Europe’s landside disruption offsets carrier capacity injection

Europe’s landside disruption offsets carrier capacity injection

The lack of ocean container shipping space on the Asia-Europe trade is a supply-side issue rather than being driven by demand, carriers say. Photo credit: Shutterstock.com.

Carriers are deploying greater levels of capacity on the Asia-North Europe trade despite relatively flat growth in volume, but the injection of supply is being countered by congested ports delaying vessels and inland logistics bottlenecks slowing equipment turnaround.

This dynamic, also playing out on the trans-Pacific, is keeping spot rates at red-hot levels while heaping pressure on European manufacturers that are struggling to manage supply chain delays and meet regional demand.

Data from container shipping visibility provider eeSea show Asia-North Europe capacity growth in August 2021 increasing 29 percent versus the capacity deployed in July and up 11 percent versus June. August capacity was up 34 percent year over year.

Yet even with the addition of capacity, rates continued their sharp rise through August. The average rate was $7,255 per TEU in August compared with $941 per TEU during August 2020, and around $760 per TEU in pre-pandemic August 2019, according to rate benchmarking platform Xeneta.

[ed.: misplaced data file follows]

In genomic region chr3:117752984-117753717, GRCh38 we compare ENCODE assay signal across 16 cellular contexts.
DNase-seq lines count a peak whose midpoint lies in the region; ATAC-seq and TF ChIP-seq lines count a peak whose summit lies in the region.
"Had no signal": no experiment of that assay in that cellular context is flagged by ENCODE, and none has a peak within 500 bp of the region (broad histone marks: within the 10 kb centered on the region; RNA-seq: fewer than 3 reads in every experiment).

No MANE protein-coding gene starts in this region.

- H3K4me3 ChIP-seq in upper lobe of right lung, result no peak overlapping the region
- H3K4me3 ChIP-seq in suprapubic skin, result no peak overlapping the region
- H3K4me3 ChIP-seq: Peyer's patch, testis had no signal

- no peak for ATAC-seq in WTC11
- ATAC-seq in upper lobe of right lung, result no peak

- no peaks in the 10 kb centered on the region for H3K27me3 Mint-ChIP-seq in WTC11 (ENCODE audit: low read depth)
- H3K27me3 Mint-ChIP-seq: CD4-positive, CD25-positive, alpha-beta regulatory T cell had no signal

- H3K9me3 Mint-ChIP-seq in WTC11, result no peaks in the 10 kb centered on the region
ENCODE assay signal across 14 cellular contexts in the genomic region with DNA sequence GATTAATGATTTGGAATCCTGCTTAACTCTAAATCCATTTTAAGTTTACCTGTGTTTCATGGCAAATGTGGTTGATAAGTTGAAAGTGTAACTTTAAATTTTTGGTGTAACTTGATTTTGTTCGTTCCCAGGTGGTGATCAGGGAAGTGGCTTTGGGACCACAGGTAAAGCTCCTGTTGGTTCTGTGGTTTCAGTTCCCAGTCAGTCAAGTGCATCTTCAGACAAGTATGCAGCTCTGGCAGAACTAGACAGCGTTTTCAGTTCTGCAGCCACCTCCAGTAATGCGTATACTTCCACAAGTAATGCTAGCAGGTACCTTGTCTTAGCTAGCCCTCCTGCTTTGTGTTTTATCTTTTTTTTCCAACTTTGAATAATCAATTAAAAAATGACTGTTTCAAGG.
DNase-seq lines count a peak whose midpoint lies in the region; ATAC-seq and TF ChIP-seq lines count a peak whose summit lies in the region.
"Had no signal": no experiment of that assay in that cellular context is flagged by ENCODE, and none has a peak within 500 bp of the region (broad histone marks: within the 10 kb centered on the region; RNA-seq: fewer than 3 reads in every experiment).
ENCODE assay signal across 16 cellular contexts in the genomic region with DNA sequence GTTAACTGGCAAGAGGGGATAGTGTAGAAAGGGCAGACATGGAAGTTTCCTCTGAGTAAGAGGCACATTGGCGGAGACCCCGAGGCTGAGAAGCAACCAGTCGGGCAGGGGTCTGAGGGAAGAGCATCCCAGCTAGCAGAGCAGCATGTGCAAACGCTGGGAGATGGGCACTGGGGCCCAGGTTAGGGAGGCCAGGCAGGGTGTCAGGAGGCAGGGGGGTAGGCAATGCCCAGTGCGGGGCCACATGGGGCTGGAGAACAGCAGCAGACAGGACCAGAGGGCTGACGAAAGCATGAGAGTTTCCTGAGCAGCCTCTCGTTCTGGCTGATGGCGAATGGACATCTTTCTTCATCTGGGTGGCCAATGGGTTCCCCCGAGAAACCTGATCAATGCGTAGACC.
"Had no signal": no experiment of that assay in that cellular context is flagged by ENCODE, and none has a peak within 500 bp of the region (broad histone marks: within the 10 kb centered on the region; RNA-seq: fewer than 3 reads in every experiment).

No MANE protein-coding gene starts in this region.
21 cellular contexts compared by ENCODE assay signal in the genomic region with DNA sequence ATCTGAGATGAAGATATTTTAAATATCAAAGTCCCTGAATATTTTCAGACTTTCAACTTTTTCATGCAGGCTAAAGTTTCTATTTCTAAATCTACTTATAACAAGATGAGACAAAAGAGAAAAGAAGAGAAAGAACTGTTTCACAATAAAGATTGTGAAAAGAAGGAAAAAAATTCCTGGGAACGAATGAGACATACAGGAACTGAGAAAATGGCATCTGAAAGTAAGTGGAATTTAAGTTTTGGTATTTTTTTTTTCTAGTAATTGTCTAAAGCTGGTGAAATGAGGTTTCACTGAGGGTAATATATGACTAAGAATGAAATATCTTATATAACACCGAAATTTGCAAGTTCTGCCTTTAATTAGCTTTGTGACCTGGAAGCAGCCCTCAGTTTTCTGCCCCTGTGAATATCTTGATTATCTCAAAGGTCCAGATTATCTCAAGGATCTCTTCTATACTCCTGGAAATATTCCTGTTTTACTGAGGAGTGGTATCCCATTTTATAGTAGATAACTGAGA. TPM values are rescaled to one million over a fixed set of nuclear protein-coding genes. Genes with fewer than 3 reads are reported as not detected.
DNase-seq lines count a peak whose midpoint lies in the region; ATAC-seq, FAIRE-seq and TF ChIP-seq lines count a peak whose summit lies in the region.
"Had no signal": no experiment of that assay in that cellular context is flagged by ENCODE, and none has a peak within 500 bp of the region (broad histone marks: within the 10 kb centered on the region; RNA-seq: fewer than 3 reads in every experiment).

The increase in rate levels this year far outstrips the growth in volume on the China-North Europe trade. While volume for August is not yet available from Container Trades Statistics (CTS), the July volume is up just 2.4 percent compared with July 2019. Average rate levels in July of $6,745 per TEU were more than nine times higher than those in 2019.

Capacity deployed on the Asia to North Europe and Mediterranean trade has risen 19.7 percent in the last 12 months compared with the previous year to 5.25 million TEU, said Peter Sand, chief shipping analyst at shipping association BIMCO. But, he said, the additional capacity is being offset by the market disruption.